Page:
I'm liking Arch Rivals – a bar with attitude and hutzpah.
361 Winchelsea Road
Meursault and Megadeth
“Can I offer you something while we talk? You wanna beer or something? Wine?”
We’re backstage at the 02 Centre in Greenwich, two hours before showtime: 17.30. Dave Mustaine walks back from the fridge with a Heineken – I asked for a beer.
Megadeth wasn’t a thing for me until recently, until last year, a bewildering and unexpected flashbang: I’ve become a fan, and dammit I’m going to trawl through all the albums over thirty-five years and get a real handle on the band, ranking the albums in order of favourites – a protean list that shifts with repeated listens. From the opening frantic jagged riffs of Holy Wars…The Punishment Due (Rust In Peace, 1990, fourth album), I was hooked. Urgent, visceral, crowd-moshing thrash metal: a new obsession, a compulsion.
"You have the best job in the world, you really do...”
So the refrain goes, a bit of admiration laced with a dash of jealousy and a smattering of “Oh FFS, all you guys do is drink for free all day, you massive old soaks.”
Sure, I used to enjoy them, revel in them: back when gin and tonics were still fizzy and vegans didn’t exist – glory days.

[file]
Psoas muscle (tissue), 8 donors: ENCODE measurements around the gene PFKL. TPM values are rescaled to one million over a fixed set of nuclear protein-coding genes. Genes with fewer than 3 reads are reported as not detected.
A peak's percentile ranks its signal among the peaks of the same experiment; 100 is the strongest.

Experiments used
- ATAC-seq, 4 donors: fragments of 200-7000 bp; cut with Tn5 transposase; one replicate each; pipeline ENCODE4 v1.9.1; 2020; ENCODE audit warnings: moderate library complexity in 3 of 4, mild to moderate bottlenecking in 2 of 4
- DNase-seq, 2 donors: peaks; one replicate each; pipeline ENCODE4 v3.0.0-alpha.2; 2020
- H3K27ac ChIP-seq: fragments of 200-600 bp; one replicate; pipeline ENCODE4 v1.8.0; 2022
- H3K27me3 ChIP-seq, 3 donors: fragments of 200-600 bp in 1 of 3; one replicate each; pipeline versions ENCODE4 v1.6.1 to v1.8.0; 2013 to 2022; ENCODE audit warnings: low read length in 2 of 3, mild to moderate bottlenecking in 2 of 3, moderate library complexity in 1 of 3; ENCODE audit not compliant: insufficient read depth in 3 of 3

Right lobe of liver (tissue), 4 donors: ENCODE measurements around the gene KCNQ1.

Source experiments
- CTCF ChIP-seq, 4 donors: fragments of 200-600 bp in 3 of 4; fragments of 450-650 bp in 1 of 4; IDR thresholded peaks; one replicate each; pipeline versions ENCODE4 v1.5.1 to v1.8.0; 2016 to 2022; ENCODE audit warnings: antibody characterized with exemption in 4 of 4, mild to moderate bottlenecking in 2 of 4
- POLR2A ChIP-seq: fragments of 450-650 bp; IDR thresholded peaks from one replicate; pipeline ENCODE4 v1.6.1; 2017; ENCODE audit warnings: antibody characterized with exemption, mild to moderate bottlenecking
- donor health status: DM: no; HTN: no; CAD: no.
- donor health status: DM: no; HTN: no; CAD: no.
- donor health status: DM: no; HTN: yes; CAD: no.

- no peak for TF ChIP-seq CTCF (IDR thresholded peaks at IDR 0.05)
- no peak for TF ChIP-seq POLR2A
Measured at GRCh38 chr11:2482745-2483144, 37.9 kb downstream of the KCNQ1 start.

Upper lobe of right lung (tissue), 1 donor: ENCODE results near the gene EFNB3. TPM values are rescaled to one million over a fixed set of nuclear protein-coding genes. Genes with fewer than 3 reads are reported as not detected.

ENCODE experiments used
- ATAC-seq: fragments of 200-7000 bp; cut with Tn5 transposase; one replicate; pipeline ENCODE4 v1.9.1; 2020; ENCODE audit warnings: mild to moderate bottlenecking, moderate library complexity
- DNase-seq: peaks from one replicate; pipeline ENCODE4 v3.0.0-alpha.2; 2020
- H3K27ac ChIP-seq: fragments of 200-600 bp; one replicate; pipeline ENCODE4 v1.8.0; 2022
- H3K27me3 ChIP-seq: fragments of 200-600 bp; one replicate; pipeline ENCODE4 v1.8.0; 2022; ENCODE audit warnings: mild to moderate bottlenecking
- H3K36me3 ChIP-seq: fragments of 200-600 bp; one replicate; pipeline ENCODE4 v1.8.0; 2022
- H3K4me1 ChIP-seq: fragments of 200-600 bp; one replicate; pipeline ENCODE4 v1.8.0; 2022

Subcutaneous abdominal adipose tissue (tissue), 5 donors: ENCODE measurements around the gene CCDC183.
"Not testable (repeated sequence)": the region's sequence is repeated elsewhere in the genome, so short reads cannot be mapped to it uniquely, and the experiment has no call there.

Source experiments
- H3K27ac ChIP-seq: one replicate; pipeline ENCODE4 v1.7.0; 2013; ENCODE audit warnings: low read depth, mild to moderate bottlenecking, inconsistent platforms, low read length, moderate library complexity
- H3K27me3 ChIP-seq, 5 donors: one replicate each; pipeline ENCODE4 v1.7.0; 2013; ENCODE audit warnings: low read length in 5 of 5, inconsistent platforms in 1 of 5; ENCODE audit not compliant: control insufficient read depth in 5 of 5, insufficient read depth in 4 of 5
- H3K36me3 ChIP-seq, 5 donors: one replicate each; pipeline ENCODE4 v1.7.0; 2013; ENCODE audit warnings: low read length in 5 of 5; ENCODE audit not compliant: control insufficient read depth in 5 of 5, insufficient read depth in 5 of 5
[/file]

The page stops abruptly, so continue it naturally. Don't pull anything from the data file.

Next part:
Then something started to happen, a stealth attack, a creeping feeling...
The rise of the English sparkling wine industry has seen its bottles move from “plucky outsider” status to champagne-beating cellar essentials, claiming a record number of international trophies along the way. England is fizzing, and the world is taking notice.
— It started with venison medallions and a Barossa Valley Shiraz: the dish that sent me down the path of food and wine while living in Sydney. A career change from advertising began by joining Oddbins in 2003, then to independent merchant The Winery (specialising in German Riesling, Burgundy, Piemonte, California), moving to selling wine to London restaurants, and a stint as sommelier at Zucca in Bermondsey — the writing kicked in after all of this. I’ve written for various publications including The Evening Standard, The Guardian, Christie’s Magazine, The London Magazine, Noble Rot, Completely London, Caterer, and Ocado magazine. I consult on wine lists for restaurants, recent projects including Smoking Goat, Kiln, Coombeshead Farm, Bibo, Arabica Bar and Kitchen, Frontline Club, Cây Tre and Martello Hall.